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Rocky998

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Yes, I plan on putting in 2 more sacks of the CaribSea plant substrate this weekend. Thank you! It's going to be a process, but will post some pics when it's done. I'm not familiar with grudgeons, will check them out.
Sounds good!

No problem. Can't wait to see it. If you ever want to learn about them you can ask me or @Essjay IF she wants to... I know she has owned them in the past.
The fish in my profile picture is one and I also have a whole thread with pictures of them. (The first few pages don't have good pics and they are a bit blurry but the rest are pretty good and clear)
 

Rocky998

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They are softwater fish, I don't know what your water conditions are. Sorry if you have already said... I'm bouncing across multiple threads trying to keep up ­čśů
 
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FairyFinÔść

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Yes, I plan on putting in 2 more sacks of the CaribSea plant substrate this weekend. Thank you! It's going to be a process, but will post some pics when it's done. I'm not familiar with grudgeons, will check them out.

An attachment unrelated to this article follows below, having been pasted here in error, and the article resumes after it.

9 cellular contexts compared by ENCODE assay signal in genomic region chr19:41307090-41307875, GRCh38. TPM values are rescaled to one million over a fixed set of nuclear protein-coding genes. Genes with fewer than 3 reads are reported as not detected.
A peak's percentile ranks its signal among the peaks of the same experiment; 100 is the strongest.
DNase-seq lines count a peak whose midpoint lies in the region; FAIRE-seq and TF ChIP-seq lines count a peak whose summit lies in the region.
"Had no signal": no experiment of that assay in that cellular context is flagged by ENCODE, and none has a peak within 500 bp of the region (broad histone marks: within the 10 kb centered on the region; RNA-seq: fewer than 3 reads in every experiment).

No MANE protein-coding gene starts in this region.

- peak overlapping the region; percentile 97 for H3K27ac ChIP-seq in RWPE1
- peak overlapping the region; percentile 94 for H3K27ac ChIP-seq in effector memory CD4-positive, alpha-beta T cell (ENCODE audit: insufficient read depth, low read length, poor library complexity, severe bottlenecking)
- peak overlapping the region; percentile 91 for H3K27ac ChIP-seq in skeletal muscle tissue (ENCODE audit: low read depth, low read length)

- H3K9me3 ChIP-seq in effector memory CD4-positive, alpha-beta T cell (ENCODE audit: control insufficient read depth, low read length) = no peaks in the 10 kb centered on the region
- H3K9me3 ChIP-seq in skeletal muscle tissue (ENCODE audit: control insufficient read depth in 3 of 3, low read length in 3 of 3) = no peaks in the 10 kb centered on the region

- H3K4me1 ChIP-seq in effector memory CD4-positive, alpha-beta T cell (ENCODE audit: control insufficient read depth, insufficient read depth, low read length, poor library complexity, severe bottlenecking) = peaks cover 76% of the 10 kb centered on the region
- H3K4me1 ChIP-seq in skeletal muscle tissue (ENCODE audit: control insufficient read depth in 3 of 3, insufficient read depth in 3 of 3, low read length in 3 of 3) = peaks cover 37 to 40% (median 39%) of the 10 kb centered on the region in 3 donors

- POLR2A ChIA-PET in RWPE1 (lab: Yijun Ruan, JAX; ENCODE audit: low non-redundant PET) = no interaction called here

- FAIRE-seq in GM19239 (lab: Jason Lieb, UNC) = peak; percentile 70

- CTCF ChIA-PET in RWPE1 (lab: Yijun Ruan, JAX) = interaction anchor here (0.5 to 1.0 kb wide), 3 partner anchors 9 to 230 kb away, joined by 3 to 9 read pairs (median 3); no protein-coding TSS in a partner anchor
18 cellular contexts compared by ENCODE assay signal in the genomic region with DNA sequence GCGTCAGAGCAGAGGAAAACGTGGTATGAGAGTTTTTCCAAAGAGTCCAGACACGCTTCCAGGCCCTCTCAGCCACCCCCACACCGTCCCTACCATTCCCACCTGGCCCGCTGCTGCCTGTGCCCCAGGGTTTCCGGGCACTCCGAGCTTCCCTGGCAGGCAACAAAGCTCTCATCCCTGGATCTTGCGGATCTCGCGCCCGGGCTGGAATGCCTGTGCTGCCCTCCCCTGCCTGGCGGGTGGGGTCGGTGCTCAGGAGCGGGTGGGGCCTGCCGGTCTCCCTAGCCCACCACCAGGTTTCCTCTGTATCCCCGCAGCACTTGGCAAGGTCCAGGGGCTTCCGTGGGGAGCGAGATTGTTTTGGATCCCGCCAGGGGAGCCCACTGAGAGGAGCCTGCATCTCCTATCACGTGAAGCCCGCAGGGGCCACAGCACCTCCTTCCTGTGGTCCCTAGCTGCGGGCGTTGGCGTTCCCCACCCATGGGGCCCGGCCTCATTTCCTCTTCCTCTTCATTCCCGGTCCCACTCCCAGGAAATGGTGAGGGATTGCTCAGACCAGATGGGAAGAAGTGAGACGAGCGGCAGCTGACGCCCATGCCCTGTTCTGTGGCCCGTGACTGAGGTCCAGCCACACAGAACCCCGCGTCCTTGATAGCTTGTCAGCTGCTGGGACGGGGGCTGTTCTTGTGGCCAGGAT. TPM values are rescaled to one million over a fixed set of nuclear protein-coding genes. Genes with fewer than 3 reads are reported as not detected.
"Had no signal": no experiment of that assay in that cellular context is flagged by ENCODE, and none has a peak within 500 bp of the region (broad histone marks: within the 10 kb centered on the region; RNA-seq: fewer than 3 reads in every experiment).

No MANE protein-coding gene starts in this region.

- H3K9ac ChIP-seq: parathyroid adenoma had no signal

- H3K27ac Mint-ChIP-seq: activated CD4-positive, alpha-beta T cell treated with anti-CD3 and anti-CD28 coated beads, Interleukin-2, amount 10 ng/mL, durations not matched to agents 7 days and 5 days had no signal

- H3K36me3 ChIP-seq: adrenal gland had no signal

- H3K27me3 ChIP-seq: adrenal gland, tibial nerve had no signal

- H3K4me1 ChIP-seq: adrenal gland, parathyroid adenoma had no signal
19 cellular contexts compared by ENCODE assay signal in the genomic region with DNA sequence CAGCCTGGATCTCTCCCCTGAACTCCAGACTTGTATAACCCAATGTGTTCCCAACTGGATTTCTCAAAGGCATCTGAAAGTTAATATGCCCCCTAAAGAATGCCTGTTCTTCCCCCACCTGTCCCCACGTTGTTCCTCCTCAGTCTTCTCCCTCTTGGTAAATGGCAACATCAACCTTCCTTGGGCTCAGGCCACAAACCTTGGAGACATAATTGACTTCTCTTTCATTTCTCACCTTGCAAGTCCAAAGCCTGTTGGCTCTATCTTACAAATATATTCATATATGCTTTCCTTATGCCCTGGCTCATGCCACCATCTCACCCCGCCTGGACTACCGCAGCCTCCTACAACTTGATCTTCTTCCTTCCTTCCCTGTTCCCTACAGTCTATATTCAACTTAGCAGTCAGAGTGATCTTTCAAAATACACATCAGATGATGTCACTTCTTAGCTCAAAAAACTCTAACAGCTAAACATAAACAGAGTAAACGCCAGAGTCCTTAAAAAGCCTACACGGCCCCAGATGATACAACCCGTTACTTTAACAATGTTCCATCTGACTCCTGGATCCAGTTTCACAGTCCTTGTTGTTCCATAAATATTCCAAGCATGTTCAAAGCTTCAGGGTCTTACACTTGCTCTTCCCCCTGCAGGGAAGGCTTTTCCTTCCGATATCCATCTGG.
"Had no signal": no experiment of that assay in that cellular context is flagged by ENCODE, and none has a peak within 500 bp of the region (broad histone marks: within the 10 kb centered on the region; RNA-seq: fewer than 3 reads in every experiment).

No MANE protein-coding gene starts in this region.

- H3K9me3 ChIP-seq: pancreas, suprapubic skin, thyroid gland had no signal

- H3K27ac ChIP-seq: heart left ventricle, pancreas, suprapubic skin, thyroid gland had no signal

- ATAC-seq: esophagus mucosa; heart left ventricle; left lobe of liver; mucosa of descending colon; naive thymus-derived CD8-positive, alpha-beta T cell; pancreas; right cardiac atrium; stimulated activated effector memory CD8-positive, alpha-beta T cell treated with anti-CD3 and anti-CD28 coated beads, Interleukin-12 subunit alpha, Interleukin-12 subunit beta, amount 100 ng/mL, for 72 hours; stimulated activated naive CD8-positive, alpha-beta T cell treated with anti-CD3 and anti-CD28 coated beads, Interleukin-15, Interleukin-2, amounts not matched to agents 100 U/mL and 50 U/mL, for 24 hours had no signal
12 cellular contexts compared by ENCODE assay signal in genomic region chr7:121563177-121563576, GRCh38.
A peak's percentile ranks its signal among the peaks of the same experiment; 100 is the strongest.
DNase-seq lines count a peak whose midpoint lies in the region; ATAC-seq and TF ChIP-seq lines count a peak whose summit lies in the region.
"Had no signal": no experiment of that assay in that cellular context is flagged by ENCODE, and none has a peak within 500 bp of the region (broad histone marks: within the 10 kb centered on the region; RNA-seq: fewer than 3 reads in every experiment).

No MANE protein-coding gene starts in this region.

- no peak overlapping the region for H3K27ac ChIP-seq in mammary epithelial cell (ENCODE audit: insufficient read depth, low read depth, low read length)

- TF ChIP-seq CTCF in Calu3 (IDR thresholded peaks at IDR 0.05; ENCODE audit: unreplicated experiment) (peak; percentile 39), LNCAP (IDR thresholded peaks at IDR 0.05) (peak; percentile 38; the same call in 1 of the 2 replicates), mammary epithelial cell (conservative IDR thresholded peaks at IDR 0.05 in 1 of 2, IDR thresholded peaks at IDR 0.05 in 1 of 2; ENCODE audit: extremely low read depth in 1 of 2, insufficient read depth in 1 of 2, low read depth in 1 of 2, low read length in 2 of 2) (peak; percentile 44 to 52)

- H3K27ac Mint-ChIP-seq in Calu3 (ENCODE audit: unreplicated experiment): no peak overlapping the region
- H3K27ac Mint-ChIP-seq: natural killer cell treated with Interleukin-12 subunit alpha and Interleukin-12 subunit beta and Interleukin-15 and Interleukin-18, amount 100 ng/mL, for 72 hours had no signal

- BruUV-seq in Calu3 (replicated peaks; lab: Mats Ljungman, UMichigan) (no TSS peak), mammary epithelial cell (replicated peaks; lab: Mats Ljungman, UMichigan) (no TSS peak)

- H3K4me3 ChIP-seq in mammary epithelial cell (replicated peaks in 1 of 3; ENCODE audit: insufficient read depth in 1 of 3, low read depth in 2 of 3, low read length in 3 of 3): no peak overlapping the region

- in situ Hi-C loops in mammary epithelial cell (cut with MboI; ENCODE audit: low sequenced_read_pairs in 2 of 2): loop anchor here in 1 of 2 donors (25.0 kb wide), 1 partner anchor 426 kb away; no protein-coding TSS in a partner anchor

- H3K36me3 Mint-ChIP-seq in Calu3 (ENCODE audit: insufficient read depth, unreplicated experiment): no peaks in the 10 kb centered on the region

I would add water sprite to the plant list.

Although the footprint is small, it is not as small as others are making it out to be. Let's look at the dimensions of your tank compared to other popular sizes.
Your tank is 20"├Ś18" or 360 inch square footprint.
10gallon is 20"├Ś10" or 200"sq.
20gallon is 24"├Ś 12" or 288"sq.
29gallon is 30"├Ś12" or 360"sq.
Your 40gallon tall is the same footprint and surface area as a 29gallon.
The harder part of a taller tank is oxygenation and maintenance. Oxygenation is more difficult because there is more volume to surface area, but you've got that taken care of by adding air stones.